Tells incompetent teachers in dire classroom settings to “hang in there”.
160 pages, ★★
I’m so happy I’m not in a position where I need this book.
Paul Blum’s hard-hitting, “blunt, truthful account” of the UK’s most troubled schools delves into territory I didn’t know was allowed in the field of education. Contrary to the other books and articles I’ve been reading, he calls students “nutters” and “angels” on page 15. Even more extreme, on page 27, he says, “the really crazy ones will climb out of windows [to avoid detention]”.
He describes some atrocious situations: students who tell teachers to “fuck off”, parents who can’t afford phones, families who live in “poverty and squalor”, and classes with unexplained 20% absence rates. Gangs enter the school premises to attack a student towards the end of this book, and he advises his readers that “the police are probably required immediately”.
Surviving and Succeeding in Difficult Classrooms is more of a rant than a book. It alarms you to the most extreme scenarios that some teachers dig themselves into, and makes you wonder how they got there. Even though the book blames school chaos on poverty alone, I’m young and optimistic enough to believe that teachers can do something more than tolerate it, or just “hang in there”, as this book tells them to do. I think we can sabotage the fizzy drinks machine, make students more physically active during class, study pop music in English class and make everything active and relevant. We can give kids the respect they don’t get at home—even when they tell us to “fuck off”.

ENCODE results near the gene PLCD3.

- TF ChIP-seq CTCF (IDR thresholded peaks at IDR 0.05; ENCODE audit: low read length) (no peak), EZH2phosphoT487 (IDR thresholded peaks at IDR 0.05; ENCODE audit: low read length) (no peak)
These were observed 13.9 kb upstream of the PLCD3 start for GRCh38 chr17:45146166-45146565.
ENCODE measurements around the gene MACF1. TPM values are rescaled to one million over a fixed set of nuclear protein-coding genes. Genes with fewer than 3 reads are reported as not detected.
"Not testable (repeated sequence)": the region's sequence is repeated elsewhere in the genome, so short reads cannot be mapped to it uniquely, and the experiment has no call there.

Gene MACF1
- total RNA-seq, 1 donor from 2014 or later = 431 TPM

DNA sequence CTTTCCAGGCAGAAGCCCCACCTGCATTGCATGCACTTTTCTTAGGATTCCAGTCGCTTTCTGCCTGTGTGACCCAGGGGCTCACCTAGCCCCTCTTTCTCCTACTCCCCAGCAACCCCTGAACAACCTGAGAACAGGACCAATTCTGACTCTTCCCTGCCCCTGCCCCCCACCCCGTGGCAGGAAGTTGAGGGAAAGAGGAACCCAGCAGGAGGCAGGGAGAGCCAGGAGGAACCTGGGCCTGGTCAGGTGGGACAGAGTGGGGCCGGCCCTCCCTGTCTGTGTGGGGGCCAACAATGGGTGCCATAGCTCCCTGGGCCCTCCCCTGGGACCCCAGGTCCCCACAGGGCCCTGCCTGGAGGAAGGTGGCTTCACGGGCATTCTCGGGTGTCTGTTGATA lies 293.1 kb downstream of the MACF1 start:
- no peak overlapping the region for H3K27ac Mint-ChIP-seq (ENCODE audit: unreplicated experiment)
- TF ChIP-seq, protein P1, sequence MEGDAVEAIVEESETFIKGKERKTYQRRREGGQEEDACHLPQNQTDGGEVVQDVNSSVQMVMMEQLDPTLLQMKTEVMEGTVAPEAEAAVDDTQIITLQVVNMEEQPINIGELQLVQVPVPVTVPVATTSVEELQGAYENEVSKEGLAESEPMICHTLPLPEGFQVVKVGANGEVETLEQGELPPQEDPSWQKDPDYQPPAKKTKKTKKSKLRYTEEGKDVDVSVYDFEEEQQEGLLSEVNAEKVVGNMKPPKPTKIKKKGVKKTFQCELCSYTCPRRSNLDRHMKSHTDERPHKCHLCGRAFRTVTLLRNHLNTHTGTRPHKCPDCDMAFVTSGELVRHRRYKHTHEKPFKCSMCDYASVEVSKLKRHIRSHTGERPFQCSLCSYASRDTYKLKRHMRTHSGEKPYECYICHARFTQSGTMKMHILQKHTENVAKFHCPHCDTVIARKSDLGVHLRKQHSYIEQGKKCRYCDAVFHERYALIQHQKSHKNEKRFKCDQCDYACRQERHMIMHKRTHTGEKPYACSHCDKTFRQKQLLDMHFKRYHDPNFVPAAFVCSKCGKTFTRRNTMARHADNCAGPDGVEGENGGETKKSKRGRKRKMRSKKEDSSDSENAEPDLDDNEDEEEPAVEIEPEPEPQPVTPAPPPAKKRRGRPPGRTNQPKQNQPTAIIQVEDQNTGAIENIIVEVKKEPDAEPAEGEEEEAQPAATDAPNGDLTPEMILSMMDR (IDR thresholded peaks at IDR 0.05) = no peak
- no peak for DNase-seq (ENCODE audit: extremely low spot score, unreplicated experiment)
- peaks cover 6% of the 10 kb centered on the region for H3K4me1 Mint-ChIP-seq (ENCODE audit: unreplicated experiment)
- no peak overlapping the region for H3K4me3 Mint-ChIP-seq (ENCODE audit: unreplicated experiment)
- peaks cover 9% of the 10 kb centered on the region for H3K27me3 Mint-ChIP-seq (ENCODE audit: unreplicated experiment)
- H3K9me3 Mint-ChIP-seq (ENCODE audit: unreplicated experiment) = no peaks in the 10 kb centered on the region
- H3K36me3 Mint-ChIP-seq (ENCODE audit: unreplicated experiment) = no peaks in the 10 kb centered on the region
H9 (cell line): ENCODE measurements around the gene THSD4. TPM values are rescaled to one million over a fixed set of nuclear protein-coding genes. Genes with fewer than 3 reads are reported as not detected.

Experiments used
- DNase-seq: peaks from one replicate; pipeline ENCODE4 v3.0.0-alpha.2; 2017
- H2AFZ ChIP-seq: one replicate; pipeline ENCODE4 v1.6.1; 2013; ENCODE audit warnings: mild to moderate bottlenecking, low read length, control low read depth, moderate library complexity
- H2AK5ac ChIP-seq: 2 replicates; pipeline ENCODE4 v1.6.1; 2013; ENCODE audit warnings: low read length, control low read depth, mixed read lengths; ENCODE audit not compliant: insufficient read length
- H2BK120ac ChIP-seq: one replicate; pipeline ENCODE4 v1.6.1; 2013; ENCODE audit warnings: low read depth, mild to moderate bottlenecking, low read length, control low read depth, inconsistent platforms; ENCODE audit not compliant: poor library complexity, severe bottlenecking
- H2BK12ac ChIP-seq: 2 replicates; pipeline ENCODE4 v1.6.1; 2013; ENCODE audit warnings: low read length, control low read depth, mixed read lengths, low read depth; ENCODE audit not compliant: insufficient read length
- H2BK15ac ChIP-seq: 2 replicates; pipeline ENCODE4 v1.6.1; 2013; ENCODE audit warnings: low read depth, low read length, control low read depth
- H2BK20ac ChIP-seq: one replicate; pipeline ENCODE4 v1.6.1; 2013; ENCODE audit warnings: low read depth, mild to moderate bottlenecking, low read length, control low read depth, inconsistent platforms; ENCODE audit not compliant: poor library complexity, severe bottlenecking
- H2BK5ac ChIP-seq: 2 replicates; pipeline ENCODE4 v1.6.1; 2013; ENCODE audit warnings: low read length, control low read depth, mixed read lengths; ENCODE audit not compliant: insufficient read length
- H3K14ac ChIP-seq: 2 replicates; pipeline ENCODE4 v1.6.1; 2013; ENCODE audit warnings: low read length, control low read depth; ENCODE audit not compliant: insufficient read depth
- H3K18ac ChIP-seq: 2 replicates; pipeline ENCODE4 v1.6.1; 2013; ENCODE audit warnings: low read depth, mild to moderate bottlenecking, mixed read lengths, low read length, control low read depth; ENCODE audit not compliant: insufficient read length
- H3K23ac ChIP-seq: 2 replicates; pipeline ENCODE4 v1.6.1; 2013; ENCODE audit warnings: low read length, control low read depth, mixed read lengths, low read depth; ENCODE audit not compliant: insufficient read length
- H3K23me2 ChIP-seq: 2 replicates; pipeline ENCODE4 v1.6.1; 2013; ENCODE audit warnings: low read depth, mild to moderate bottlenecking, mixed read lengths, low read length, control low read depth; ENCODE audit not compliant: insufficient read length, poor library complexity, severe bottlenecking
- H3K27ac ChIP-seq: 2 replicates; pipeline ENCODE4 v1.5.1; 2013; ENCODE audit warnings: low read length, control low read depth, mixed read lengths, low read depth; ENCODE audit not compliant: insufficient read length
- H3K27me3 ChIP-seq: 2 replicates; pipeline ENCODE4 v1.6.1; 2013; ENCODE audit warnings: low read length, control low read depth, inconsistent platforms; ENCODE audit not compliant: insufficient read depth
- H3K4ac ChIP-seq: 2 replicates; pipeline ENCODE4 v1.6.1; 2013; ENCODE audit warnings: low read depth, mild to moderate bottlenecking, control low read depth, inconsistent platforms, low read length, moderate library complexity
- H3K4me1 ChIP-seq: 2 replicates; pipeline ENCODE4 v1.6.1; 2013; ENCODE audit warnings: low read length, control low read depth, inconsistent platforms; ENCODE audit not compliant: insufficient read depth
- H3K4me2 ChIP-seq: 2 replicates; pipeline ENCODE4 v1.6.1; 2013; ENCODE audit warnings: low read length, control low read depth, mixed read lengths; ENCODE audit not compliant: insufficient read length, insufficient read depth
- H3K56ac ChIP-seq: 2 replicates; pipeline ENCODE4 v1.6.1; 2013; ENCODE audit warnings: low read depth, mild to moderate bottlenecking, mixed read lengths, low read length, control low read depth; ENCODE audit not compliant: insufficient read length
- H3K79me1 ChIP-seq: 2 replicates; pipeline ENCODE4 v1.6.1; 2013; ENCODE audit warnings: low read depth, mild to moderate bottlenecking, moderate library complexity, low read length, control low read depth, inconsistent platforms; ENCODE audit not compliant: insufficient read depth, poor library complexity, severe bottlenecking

My favourite quote is on page 75, The Don’t’s:
10. Don’t waste too much time preparing copious written lesson plans.
There’s not much I agree with in this book, but on that line, I agree 100%.
The cover really doesn’t match the writing style. On the outside, this book is a $36.00 work of academic literature. On the inside, however, it’s a colloquial, 2-for-$5 self-help book that fails to motivate… and there are no references.
The author might like you to give this book to any teachers you know who are struggling in terrible schools. However, by offering no solutions to turn these schools around, the author’s effectively telling his readers to give up hope. If this book resonates with you, then it’s time to consider a career change. ★★